Dark tourism, generally refers to a type of tourism that focuses on visiting places associated with death and suffering. Far more than mere morbid voyeurism, this concept encompasses more complex realities. It reflects the emergence of certain problematic trends in tourist practices. As a result, an increasing number of voices are raised against this trend. Therefore, we offer an insight into this obscure aspect of contemporary tourism…
Dark tourism: a practice older than you might think
Dark tourism was conceptualized by two American researchers, Malcolm Foley and John Lennon (not the singer!), in the 1990s. They defined it as “the phenomenon that encompasses the presentation and consumption by visitors of sites of death and disasters turned into commodities.”
Even during the time of the Napoleonic wars, visiting devastated battlefields was a common practice among thrill-seeking bourgeois. What about the archaeological site of Pompeii? It has always fascinated crowds, yet it was indeed a natural disaster that claimed the lives of approximately 15,000 people. Furthermore, it’s worth noting that the Auschwitz camp museum was inaugurated in 1947! All of this shows that this practice is older than one might imagine. However, it’s only recently that dark tourism has come into the spotlight.
Two main explanatory factors can be identified: the development of mass tourism and media coverage. It’s easy to understand that as the number of travelers increases, the phenomenon gains momentum. Yet, grasping the influence of the media and social networks in this dynamic is more complex. Nevertheless, their role is undeniable.
Current Excesses in Dark Tourism
We are well aware of the influence of film tourism on certain tourist destinations. Croatia and Ireland with Game of Thrones, Scotland with Harry Potter, and Paris with Amélie Poulain are just a few examples of this trend. In the context of diversifying ways of exploring countries, this seems logical. However, when reality exceeds fiction, it raises certain questions.
One can think of the surge in visits to the former Chernobyl disaster site following the release of the eponymous TV series. Or the tour operators offering trips to follow in the footsteps of the bandit Pablo Escobar after his biopic. And how can one not be disturbed by tourists taking smiling selfies within concentration camps in Poland? All of these practices stem from a common desire to develop a business that capitalizes on trends. Morbid tourism is just another “trend” in a perpetually Instagrammable world.
In the same vein, the poverty of certain regions around the world becomes a source of staged experiences and profit. For a few euros, some companies promise a secure immersion in the favelas of Rio, the slums of Bombay, or the townships of Johannesburg. Here, one is given the sensation of living a more authentic journey, closer to the realities of the inhabitants, with photo sessions naturally punctuating the visit. This still falls into a form of voyeurism, raising questions about the intentions of visitors.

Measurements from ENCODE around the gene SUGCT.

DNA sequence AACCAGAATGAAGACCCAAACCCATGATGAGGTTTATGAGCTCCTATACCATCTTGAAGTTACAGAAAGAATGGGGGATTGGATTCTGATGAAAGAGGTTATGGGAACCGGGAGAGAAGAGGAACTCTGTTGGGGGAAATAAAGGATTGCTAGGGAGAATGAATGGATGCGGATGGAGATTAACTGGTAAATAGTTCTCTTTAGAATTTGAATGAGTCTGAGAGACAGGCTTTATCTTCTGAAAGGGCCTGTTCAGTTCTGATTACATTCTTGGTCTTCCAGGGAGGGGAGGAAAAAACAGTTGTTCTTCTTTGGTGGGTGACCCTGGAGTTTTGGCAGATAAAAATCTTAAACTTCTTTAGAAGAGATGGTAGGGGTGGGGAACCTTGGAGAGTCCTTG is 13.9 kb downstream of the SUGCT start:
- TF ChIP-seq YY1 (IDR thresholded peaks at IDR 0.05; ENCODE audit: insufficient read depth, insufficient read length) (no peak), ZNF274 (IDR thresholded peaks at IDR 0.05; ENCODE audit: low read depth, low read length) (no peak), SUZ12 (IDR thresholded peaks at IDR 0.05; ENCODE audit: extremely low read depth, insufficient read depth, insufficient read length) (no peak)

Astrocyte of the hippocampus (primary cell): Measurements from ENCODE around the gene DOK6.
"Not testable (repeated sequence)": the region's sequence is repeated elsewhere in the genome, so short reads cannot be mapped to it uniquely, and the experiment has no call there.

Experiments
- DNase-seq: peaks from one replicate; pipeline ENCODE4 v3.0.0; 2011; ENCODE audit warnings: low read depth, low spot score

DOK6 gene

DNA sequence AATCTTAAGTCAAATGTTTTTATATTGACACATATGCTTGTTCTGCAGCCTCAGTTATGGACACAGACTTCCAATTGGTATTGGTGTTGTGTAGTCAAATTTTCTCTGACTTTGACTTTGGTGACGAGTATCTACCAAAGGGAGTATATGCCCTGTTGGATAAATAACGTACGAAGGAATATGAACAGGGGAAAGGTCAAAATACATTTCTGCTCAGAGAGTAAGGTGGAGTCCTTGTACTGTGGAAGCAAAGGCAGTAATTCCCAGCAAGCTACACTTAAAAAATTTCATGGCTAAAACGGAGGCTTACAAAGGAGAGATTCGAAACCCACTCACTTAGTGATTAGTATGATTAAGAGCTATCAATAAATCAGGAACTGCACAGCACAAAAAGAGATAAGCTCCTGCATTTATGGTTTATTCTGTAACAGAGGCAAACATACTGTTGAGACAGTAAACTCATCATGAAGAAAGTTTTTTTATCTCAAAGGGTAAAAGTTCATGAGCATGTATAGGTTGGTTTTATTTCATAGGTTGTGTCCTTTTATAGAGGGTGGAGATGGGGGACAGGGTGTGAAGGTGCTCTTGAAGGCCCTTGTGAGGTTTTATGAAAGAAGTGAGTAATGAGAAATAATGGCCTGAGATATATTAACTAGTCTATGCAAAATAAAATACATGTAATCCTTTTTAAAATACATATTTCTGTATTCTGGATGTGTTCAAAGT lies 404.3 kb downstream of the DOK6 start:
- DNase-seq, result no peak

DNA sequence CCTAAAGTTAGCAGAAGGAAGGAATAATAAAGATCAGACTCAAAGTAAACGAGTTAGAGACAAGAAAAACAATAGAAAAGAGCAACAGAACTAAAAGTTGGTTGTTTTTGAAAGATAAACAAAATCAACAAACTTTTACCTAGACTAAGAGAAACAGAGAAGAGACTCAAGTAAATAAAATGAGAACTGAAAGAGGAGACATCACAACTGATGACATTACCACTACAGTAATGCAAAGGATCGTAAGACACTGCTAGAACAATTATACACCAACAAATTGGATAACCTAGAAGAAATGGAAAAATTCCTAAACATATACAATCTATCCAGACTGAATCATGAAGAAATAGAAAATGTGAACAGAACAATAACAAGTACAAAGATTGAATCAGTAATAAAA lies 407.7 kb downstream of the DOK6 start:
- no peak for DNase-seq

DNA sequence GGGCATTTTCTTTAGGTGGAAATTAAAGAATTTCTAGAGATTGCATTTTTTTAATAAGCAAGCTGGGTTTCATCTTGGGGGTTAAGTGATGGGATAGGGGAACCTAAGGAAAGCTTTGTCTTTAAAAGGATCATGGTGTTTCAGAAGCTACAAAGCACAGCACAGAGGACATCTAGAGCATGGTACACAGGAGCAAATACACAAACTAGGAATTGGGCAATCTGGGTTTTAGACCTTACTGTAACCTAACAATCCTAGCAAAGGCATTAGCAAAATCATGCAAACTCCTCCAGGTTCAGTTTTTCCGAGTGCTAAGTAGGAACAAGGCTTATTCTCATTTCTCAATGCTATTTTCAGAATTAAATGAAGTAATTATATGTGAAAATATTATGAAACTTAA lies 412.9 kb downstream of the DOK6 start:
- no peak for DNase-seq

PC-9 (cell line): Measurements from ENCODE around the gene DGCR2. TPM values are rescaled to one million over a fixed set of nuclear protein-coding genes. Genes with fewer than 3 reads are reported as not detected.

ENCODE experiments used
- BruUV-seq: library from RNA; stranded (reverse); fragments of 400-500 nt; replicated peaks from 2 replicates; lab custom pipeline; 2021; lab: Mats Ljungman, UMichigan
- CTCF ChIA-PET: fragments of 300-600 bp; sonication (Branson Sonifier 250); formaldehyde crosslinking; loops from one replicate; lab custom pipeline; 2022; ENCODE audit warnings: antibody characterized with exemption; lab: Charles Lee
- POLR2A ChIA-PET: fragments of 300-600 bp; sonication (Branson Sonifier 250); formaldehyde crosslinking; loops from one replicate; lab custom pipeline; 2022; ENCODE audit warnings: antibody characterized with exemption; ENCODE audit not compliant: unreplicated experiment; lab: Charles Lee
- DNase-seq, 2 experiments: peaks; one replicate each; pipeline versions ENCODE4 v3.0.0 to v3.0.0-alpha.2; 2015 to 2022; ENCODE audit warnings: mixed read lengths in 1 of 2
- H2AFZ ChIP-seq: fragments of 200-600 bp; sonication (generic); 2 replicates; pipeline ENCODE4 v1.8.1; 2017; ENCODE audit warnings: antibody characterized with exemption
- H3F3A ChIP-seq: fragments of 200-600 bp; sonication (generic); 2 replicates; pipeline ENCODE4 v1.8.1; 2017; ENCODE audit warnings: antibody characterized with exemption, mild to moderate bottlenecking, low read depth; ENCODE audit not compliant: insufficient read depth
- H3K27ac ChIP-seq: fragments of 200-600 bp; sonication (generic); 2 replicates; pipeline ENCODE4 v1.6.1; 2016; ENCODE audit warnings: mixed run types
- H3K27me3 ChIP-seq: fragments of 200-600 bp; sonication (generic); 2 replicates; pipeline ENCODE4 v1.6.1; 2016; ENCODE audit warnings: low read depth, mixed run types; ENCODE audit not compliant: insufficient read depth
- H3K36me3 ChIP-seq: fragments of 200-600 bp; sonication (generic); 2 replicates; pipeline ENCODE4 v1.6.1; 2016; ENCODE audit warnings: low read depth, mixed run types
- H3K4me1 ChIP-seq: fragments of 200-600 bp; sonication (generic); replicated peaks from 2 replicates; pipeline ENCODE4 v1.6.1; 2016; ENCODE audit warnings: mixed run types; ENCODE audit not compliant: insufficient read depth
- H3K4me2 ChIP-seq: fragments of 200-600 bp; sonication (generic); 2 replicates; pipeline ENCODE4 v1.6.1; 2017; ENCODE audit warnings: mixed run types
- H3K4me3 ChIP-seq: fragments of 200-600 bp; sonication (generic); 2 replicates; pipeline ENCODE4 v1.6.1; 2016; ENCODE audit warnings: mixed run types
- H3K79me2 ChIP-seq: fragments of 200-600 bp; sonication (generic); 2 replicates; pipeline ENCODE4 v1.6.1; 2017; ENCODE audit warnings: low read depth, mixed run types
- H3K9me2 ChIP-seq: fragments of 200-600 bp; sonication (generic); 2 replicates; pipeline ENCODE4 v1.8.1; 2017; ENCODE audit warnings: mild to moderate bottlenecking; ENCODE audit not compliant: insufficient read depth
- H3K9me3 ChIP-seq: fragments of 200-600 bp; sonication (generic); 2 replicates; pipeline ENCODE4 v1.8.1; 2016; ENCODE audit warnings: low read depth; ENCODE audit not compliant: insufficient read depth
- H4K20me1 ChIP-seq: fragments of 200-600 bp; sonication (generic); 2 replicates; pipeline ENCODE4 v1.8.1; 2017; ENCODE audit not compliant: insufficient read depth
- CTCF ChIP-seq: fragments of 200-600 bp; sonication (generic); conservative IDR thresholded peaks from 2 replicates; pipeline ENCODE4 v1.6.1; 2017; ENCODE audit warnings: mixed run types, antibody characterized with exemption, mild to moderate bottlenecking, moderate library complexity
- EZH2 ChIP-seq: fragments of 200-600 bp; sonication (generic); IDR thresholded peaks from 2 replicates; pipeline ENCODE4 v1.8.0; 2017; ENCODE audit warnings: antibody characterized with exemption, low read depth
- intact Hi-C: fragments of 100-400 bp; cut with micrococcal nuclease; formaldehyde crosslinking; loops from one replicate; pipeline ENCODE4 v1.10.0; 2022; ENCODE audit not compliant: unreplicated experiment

Dark Tourism: Explaining the Phenomenon
It’s evident that one of the primary drivers of dark tourism lies in the psychology of the visitor. Motivations are diverse:
- Curiosity: Some tourists are simply curious to discover these places that are often shrouded in mystery or taboos.
- Interest in history: Visitors interested in history in all its facets wish to delve into these, no matter how grim they may be.
- Attraction to the macabre: Some people are drawn to horror and sensationalism. They seek experiences that give them thrills or strong emotions.
- Confronting one’s own fears: Dark tourism can be a form of therapy. By visiting places associated with death or suffering, tourists can confront their anxieties in a cathartic way.
These various motivations illustrate that the issue of indecency is tied to the initial intent of the visit. We cannot equate a visitor’s desire for an anthropological approach with the desire to indulge in unhealthy voyeurism. This is what distinguishes dark tourism from the duty of remembrance. While one exploits our weaknesses, the other appeals to our capacities for compassion and understanding. Two camps are thus in opposition: those who seek to profit from morbid business and those who hope to combat this practice through education and restraint.
How to Counter Dark Tourism
Indeed, in response to this trend, voices are rising, and efforts are being made to prevent excesses. Concerning the places involved, the focus is on local communities, the families of victims, and trauma survivors. This involves measures such as:
- Better regulation of visits
- Selection of qualified professionals to guide visitors
- Restrictions on visitor behavior
- Prohibiting certain activities such as selling souvenirs or organizing purely voyeuristic and morbid-themed tours
A striking example is the site of the September 11, 2001 attacks in New York. Here, the museum, the memorial, and the souvenir shop are three distinct entities. There is a separation to avoid a mix of genres. The issue lies in the association between the history of the place and its economic exploitation. In this specific case, the connection is not made directly, making the initiative more ethical.
Dark tourism thus challenges our contemporary tourist practices. In an ongoing quest for novelty, some professionals in the industry occasionally cross the line of indecency. They exploit the baser instincts of travelers under the pretext of showing the world as it is, without taboos. This results in a sort of mass catharsis where visitors appear disconnected from the reality of the places they traverse. They seek more to live an experience perceived as “exciting” or “forbidden” than to learn and empathize. Education and better oversight seem to be the only ways to counter these practices.